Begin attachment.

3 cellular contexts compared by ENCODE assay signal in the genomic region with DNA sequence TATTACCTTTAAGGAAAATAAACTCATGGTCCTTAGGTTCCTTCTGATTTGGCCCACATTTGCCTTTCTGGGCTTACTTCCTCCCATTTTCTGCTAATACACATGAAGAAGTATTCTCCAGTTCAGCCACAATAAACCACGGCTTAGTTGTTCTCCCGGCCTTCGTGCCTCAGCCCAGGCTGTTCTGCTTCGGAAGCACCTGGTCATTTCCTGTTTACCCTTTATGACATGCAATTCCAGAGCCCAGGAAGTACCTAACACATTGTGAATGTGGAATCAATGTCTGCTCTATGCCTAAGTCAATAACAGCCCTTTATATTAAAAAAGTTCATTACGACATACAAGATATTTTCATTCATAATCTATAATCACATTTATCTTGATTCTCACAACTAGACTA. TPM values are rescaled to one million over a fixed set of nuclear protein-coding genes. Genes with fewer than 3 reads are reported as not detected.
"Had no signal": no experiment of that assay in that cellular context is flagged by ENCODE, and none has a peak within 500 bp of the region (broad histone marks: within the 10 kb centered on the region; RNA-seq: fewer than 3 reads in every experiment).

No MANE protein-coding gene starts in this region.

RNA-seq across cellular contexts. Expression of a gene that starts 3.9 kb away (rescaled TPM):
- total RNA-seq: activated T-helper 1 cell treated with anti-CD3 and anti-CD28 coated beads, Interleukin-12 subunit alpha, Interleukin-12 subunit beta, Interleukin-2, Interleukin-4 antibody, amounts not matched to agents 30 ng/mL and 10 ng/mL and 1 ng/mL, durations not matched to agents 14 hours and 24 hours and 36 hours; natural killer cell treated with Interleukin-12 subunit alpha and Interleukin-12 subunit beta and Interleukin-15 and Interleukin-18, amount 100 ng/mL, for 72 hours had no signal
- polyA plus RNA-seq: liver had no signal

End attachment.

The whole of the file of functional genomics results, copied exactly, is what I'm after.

3 cellular contexts compared by ENCODE assay signal in the genomic region with DNA sequence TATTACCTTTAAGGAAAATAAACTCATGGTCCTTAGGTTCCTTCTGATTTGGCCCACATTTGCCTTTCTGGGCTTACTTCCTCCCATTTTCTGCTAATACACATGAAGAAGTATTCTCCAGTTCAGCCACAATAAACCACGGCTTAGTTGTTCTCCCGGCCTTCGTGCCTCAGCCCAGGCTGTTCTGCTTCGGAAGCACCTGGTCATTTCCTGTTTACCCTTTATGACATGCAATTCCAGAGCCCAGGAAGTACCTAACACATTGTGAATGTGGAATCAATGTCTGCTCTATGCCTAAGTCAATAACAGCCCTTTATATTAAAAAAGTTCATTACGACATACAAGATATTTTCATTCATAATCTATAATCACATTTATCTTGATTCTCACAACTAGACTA. TPM values are rescaled to one million over a fixed set of nuclear protein-coding genes. Genes with fewer than 3 reads are reported as not detected.
"Had no signal": no experiment of that assay in that cellular context is flagged by ENCODE, and none has a peak within 500 bp of the region (broad histone marks: within the 10 kb centered on the region; RNA-seq: fewer than 3 reads in every experiment).

No MANE protein-coding gene starts in this region.

RNA-seq across cellular contexts. Expression of a gene that starts 3.9 kb away (rescaled TPM):
- total RNA-seq: activated T-helper 1 cell treated with anti-CD3 and anti-CD28 coated beads, Interleukin-12 subunit alpha, Interleukin-12 subunit beta, Interleukin-2, Interleukin-4 antibody, amounts not matched to agents 30 ng/mL and 10 ng/mL and 1 ng/mL, durations not matched to agents 14 hours and 24 hours and 36 hours; natural killer cell treated with Interleukin-12 subunit alpha and Interleukin-12 subunit beta and Interleukin-15 and Interleukin-18, amount 100 ng/mL, for 72 hours had no signal
- polyA plus RNA-seq: liver had no signal